Tuesday, 26 March 2013

What's a Euro anyway?

Is a euro in a Cypriot bank, locked down by withdrawal limits and capital controls, the same as a euro in an Irish or French bank? 

Is a euro sitting in, say, a payroll account in Laiki with a balance of more than €100,000 (and subject to an unspecified “haircut” on Thursday ) the same an “Irish euro”?

They’re both euro, both promises to pay the bearer, but honestly, do you have a preference? Of course you do. You’d prefer your money to be outside Cyprus. You’d prefer an Irish euro to a Cypriot one. So they’re not the same. Do we even have a single currency now, then? What does the Euro mean?

And how did this happen? At least in part, it happened because all the finance ministers of the Eurozone sat around earlier this month and let the Cypriots leave the room with a proposal to make depositors pay for bank losses, including insured depositors with balances of less than €100,000. They rowed back on that part, but you can’t undo the damage of their having taken it seriously to begin with.  Imagine a snowed-in family just once agreeing “if we get really hungry, we can eat the rabbit”. You can take that back all you like – everybody knows the rabbit’s not safe any more. He’s not just a pet, he’s protein. Depositors aren’t just protected customers now, they’re also a source of money to save the bank.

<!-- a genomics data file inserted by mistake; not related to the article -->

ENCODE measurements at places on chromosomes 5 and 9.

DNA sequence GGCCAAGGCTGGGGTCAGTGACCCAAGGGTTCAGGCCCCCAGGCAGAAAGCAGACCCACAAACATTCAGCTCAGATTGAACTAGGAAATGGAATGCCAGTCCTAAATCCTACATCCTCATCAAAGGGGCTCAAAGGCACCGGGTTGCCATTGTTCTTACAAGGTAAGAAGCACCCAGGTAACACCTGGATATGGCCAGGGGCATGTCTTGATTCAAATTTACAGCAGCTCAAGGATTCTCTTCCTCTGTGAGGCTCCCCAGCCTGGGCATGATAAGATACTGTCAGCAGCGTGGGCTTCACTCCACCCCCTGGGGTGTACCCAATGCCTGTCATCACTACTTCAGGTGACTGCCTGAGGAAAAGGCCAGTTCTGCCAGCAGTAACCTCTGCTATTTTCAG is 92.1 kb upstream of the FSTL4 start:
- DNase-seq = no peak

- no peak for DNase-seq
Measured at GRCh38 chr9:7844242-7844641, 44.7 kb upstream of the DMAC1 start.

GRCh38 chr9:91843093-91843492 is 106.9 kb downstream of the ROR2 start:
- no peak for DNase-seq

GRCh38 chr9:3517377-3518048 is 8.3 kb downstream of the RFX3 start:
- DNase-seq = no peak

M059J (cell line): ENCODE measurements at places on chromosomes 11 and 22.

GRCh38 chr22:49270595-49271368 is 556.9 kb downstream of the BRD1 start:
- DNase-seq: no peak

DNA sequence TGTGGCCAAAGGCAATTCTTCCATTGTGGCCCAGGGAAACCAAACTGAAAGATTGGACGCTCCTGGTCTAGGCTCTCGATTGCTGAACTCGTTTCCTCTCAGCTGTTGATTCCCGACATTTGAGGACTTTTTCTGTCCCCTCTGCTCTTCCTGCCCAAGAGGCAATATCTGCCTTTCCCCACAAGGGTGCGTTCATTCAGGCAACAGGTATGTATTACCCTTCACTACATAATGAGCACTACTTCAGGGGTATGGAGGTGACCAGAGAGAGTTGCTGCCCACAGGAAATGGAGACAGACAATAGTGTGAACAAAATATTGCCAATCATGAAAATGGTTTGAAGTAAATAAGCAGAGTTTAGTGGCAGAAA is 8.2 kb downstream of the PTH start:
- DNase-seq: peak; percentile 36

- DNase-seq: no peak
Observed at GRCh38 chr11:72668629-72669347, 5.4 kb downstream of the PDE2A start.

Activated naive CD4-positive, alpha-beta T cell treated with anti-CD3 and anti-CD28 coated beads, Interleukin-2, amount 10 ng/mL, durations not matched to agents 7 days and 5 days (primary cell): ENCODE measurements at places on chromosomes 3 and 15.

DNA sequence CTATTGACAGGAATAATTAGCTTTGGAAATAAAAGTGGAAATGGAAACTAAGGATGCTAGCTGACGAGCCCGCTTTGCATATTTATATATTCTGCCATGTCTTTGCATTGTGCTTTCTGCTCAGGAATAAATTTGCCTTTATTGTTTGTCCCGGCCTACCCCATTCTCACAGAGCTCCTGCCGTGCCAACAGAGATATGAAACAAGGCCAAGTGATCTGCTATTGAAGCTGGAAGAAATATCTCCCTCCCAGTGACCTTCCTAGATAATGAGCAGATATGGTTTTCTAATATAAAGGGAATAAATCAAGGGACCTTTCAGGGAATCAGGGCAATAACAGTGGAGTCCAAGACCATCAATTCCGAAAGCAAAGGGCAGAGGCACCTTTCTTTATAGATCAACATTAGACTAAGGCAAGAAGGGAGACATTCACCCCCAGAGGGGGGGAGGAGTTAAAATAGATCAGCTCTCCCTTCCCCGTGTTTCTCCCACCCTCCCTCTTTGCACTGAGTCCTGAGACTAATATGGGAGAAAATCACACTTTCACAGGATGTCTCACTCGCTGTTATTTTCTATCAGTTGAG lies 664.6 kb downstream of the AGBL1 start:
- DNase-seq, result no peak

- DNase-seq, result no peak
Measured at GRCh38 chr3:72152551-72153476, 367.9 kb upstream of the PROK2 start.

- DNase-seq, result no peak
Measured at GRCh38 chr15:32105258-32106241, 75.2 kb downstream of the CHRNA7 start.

We sat back and let that happen – all the Eurozone countries did. We let deposits in Cyprus undergo that subtle shift in meaning. We let their banks be closed for ages, with devastating impact on small firms and families. We let their tax rate be changed. We let them hang out there, hoping it would save us, the rest of this uneasy union. Where does that leave solidarity, in this European Project under our presidency?

Just now, you’d prefer an Irish euro to a Cypriot one. Remember that feeling, because, as Martin Niemöller might have written were he more interested in money, and living in more peaceful times, “First they came for the Cypriots ...”

Sheila Killian

Tuesday, 12 March 2013

Drivers of progressive tax